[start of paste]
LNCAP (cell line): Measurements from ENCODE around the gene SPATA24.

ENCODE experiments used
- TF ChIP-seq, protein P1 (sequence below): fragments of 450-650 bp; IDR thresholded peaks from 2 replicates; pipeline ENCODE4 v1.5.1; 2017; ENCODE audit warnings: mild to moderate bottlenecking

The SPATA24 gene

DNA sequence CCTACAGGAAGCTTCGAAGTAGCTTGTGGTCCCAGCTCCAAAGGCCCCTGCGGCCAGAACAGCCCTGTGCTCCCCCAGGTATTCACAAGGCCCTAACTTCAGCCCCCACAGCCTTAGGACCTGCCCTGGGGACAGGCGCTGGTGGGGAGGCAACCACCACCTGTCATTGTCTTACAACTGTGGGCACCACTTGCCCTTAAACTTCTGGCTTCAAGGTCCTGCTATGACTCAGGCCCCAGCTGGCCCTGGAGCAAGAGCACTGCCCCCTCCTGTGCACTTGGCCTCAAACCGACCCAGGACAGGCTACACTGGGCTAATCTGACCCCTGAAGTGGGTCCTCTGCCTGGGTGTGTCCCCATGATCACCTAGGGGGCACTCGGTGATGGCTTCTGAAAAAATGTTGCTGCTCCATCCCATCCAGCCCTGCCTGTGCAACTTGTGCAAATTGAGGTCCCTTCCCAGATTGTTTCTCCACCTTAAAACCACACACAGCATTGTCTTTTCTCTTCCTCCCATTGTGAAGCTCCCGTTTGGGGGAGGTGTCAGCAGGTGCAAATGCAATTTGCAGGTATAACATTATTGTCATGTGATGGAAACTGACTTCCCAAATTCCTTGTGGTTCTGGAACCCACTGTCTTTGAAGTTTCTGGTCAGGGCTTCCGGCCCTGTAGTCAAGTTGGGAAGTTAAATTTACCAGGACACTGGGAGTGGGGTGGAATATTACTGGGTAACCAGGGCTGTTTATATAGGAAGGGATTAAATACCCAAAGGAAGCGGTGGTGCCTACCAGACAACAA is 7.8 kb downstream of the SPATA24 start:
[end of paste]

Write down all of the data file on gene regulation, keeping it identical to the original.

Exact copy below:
LNCAP (cell line): Measurements from ENCODE around the gene SPATA24.

ENCODE experiments used
- TF ChIP-seq, protein P1 (sequence below): fragments of 450-650 bp; IDR thresholded peaks from 2 replicates; pipeline ENCODE4 v1.5.1; 2017; ENCODE audit warnings: mild to moderate bottlenecking

The SPATA24 gene

DNA sequence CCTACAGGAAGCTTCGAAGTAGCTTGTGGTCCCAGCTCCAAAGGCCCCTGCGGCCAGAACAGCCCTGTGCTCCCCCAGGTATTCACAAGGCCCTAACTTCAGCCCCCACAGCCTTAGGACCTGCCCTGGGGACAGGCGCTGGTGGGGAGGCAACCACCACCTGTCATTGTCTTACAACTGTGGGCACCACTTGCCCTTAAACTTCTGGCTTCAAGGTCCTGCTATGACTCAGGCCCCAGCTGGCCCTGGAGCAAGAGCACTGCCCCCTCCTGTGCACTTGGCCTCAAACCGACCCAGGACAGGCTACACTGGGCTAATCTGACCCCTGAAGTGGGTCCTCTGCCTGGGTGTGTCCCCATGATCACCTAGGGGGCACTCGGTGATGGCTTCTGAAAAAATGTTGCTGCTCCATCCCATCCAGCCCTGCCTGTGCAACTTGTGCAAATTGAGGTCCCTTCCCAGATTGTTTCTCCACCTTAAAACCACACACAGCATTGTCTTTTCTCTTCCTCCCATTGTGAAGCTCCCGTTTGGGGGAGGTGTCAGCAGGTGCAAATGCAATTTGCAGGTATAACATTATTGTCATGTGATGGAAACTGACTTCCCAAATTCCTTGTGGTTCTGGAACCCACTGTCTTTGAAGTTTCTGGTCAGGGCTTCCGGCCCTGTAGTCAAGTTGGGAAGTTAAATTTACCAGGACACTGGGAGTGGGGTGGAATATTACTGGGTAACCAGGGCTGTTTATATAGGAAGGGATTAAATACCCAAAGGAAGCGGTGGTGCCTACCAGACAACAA is 7.8 kb downstream of the SPATA24 start: